I am looking for any film examples of step-printing to show a director.While he understands my explanation, he still want's to see movies have the effect.
Kahanov wrote :
> I am looking for any film examples of step-printing to show a director.
Wong Kar-wai's "Chungking Express" (shot by Chris Doyle). Citing this example first because the film was shot in available light (forgive me, Learan )
I am looking for any film examples of step-printing to show a director.
Kar-wai's "Chungking Express" (shot by Chris Doyle)
Also, WKW's "Happy Together"
There's also a tiny example in "In the Mood for Love" when the protagonists are standing in the rain - the wide shot. And ... one of my all time favourite openings of all time - "
Deep Cover" with Laurence Fishburne.
The movie's good, not great ... but what an opening!
For some reason the example that springs to mind is the fist
fight at the end of the first Lethal Weapon movie. Looked
to me like a decision made in post, otherwise they might have
chosen to shoot it in slow motion.
Mitch Gross wrote:
>[....]the fist fight at the end of the first Lethal Weapon movie. Looked to >me like a decision made in post[....]
Mmmm....The connotation (that it's a retrospective decision and thus indicative of a 'flubbed moment' on the shoot) made me very wary of step printing for years. It's a shame really that there's this pejorative reading, since it's a way of creating a different emotional and intellectual effect to overcranking.
Having said that, it's often pretty obvious when it's a deliberate (advance) choice and when it's the result of edit room hell )
Saving Private Ryan has some step printing in the opening beach landing sequence and bizarrely I always remember a shot from Pulp Fiction where Bruce Willis and Ving Rhames are tied up.
My personal favourite use is the end of Two Lane Blacktop where the final shots of the film are stepped all the way down to a freeze frame and a terrific 'optical' of the film melting in the projector!
One of my favourite examples is at the end of “The Piano” when Holly Hunter falls into the ocean.
.... I am looking for any film examples of step-printing
to show a director.
Here's another example, that I think is used just as effectively as it is in Saving Private Ryan : Jacob's ladder.
When Jacob is bayoneted, step-printing is employed.
Especially effective, since the scene is recurring, and we learn more and more about its surrounding detail. As we see it play over again, the step-printing combined with Tim Robbin's expression of confusion more than panic or pain, really makes an intense moment(s).
Hope that helps,
Pxl + 16 + person = maker du film
"Hard Boiled" by John Woo.
Mixes real slow motion with step printing in a somewhat complex frame score in the opening restaurant sequence.
Sam mentioned : Wong Kar-wai's "Chungking Express" (shot by Chris Doyle)
It should be pointed out that this is a combination of step printing and shutter effect, therefore making the movement streaks more obvious.
>,,,, I am looking for any film examples of step-printing to show a director.
There's a good example of step printing in the opening of *Reservoir Dogs*.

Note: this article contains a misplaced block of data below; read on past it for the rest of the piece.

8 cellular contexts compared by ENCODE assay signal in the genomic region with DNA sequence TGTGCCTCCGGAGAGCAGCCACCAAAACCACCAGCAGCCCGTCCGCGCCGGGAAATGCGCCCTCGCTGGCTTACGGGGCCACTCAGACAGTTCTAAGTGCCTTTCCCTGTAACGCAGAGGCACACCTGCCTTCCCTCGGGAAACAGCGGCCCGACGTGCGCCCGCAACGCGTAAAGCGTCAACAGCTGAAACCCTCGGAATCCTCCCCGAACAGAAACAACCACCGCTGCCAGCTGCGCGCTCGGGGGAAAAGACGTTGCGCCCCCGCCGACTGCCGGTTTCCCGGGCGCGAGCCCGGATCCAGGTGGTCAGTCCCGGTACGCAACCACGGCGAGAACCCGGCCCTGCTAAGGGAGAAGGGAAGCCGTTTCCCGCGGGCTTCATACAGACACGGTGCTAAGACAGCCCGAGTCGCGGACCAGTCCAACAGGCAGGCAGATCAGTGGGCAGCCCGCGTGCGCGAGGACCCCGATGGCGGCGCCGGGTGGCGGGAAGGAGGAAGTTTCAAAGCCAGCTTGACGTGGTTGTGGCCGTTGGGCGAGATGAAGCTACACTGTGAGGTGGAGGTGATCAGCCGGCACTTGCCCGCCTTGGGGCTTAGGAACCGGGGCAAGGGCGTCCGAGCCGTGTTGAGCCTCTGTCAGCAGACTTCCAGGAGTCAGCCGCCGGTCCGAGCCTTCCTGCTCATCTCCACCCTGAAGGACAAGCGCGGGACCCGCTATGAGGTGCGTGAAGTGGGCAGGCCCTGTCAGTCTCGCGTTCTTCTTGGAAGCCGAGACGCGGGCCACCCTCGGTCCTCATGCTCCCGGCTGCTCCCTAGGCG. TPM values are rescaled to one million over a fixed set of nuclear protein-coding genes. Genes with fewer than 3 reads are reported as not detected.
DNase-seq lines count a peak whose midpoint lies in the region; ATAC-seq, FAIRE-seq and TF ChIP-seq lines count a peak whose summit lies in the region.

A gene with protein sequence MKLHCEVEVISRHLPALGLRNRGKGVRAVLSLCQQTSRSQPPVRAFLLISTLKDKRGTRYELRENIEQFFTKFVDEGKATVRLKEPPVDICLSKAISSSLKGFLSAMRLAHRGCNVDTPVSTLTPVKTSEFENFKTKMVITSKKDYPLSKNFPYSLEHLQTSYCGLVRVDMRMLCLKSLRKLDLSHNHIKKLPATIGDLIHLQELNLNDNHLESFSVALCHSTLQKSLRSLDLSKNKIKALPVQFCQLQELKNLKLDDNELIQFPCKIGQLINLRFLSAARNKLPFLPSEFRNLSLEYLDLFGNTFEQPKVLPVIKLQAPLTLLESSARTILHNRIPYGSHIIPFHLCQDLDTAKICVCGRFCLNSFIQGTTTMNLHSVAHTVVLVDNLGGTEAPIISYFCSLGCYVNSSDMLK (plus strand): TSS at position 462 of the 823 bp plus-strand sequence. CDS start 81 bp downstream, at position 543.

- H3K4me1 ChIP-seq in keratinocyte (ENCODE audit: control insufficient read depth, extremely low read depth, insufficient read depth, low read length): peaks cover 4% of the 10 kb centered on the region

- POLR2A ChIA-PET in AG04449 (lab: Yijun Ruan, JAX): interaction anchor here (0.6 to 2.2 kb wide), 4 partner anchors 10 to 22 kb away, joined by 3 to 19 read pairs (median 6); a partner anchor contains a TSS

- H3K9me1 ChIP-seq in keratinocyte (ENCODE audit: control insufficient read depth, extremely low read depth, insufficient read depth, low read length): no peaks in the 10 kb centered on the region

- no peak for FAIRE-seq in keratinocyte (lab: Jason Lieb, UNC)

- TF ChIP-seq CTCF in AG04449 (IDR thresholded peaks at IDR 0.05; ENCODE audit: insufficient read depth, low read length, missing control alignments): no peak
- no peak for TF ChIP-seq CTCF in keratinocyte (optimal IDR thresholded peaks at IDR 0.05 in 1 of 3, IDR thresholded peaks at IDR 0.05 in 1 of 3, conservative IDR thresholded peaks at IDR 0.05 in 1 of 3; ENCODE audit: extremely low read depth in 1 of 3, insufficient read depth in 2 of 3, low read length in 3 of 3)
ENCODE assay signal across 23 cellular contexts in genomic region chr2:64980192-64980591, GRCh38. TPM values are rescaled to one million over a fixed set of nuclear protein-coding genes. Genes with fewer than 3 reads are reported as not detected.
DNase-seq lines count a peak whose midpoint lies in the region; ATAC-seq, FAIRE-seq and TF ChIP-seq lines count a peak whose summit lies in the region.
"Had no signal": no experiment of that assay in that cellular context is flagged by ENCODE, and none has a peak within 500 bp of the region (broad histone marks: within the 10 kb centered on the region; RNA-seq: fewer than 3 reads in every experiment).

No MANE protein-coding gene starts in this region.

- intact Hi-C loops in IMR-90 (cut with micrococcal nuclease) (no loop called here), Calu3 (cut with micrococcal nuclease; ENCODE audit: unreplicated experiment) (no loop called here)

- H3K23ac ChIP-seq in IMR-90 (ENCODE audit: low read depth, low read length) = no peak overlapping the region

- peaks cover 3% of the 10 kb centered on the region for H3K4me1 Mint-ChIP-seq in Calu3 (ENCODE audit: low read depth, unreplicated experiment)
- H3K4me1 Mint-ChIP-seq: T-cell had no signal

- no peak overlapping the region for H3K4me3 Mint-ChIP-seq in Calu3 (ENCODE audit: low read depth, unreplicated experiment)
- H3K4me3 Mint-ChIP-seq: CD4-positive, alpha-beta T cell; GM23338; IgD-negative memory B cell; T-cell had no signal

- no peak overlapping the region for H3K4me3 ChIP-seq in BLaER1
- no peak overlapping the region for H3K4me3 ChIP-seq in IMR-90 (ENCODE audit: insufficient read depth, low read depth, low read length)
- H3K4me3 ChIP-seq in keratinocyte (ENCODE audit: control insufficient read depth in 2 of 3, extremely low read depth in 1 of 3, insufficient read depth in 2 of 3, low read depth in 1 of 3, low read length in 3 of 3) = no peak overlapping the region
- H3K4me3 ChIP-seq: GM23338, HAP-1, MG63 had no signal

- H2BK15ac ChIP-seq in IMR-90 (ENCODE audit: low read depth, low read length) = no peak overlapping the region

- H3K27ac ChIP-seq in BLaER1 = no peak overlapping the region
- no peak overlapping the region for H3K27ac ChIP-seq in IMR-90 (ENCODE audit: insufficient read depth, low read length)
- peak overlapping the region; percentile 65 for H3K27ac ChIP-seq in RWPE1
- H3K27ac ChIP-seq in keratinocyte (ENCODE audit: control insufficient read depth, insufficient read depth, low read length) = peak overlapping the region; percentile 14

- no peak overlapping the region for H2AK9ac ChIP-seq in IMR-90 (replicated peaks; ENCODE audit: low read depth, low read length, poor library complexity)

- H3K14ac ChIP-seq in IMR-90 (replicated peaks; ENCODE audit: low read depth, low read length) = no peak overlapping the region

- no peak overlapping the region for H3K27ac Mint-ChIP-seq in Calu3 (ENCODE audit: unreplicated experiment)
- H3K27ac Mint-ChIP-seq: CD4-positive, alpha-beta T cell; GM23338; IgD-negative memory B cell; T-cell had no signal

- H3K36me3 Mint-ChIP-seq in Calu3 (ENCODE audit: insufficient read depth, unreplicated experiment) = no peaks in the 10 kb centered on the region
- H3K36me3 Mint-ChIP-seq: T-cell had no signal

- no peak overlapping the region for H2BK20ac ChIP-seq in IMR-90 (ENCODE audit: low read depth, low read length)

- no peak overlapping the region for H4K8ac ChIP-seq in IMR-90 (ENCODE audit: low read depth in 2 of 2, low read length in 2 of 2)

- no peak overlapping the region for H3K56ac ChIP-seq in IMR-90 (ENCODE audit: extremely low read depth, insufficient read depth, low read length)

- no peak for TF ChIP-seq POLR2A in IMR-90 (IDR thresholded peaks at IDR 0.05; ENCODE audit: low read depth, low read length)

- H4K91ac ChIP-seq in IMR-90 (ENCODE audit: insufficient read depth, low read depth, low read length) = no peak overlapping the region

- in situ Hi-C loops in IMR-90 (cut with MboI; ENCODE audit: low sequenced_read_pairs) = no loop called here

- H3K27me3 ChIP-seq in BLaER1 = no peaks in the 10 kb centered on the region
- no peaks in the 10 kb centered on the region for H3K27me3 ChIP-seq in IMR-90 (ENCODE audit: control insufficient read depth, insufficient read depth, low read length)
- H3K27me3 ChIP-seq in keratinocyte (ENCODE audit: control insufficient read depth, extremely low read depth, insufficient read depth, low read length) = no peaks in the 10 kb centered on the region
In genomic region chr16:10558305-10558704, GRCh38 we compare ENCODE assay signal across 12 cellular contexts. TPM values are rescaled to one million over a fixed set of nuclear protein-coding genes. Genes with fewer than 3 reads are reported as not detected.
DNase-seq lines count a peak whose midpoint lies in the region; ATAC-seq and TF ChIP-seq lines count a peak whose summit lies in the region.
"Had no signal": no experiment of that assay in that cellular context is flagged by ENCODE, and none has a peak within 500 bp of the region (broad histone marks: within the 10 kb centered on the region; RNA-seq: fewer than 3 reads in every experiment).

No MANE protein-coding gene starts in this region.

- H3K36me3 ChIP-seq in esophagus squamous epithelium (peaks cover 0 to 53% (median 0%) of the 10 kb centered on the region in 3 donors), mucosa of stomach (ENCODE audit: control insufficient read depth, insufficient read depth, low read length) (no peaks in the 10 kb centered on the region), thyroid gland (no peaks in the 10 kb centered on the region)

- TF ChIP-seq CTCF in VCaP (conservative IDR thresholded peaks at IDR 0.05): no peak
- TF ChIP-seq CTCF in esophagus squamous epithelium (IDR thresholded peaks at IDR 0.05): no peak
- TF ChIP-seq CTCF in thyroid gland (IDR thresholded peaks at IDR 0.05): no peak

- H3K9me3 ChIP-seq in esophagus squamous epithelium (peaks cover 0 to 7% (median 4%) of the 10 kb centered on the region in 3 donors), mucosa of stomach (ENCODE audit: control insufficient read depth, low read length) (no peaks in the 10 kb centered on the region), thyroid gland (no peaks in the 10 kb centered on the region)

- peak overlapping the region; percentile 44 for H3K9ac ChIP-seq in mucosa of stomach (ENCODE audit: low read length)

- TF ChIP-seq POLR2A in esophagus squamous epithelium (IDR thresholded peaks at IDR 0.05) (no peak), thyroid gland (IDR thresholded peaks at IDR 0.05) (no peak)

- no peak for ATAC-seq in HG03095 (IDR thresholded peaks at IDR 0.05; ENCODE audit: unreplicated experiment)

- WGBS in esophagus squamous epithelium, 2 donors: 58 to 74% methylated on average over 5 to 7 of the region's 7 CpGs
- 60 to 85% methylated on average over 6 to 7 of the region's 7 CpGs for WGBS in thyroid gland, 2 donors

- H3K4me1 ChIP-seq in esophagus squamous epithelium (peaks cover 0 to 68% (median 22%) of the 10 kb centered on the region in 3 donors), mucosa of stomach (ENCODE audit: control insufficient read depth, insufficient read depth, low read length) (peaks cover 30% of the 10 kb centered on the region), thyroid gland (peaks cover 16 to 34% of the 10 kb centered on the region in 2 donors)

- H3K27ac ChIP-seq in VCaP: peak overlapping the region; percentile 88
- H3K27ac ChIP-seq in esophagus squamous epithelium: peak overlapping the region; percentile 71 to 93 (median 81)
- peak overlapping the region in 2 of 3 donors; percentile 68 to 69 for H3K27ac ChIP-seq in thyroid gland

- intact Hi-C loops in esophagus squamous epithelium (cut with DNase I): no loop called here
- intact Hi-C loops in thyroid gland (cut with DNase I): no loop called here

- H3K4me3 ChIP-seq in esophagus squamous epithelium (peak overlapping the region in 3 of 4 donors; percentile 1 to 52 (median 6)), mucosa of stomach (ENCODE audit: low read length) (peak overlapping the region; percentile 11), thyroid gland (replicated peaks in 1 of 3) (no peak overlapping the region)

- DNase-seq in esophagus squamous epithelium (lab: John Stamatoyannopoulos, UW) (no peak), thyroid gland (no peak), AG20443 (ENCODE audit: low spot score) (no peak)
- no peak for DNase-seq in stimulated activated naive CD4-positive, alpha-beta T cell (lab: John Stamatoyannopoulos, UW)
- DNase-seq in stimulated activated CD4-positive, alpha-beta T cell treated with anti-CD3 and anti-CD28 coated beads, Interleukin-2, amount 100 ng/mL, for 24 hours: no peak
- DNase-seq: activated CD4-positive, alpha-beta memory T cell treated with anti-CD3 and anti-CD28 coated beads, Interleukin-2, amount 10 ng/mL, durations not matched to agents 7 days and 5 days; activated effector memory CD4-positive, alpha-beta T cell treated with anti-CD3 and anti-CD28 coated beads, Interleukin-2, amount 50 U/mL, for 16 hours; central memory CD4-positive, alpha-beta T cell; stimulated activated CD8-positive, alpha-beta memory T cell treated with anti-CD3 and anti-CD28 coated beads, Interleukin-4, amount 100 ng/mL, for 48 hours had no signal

The long lens shot where they are walking towards camera.
I think it's referred to in the AC article.
David Perrault, csc
There's part of Amelie - where she's sitting in a photo booth if memory serves - which is not step printed, but digitally slowed down. Same effect - they didn't appear to do any interpolation.
Dear list members,
I’ve read the post in the "general list" where Learan Kahanov asked for film examples of step-printing.
Pardon my ignorance, but what exactly "step printing" means?.
Thanks in advance!.
Buenos Aires, Argentina.
>Pardon my ignorance, but what exactly "step printing" means?.
It usually means printing each frame more than once, usually to slow the motion down when projected back at normal speeds. It's traditionally done in an optical printer by creating a dupe negative (I.N.) with the extended footage -- so printing every original frame off of an I.P. twice onto a new I.N., for example, would slow the motion down by half (of course, it doesn't look smooth like shooting at higher frame rates.) You can also repeat select frames (like every other frame) to create odd cadences. "Avalon" shot its early flashback scene at 16 fps and had every other frame repeated in printing to get the motion closer to normal 24 fps. This created a odd rhythm which reminds the viewer of silent era movies.
Step-printing is sometimes combined with undercranked shooting, like at 6 fps (then printing four frames for every original), to restore the speed back to normal when projected at 24 fps, but to get a lot of strobing and blurring to the motion because of the low frame rate used to capture the scene.
The main problem is that it usually requires duping the footage to get a new negative with the corrected speed, unless you do the work digitally (or if the project is for transfer to video only. With a meta-speed capability on a telecine, for example, you could transfer low frame rate footage at the speed shot and thus get normal speed, with the telecine repeating fields in order to add up to 60 fields per second NTSC or 50 fields per second PAL.)
Cinematographer / L.A.
Excellent and very clear explanation Mr Mullen.
Thanks a lot!
Buenos Aires, Argentina.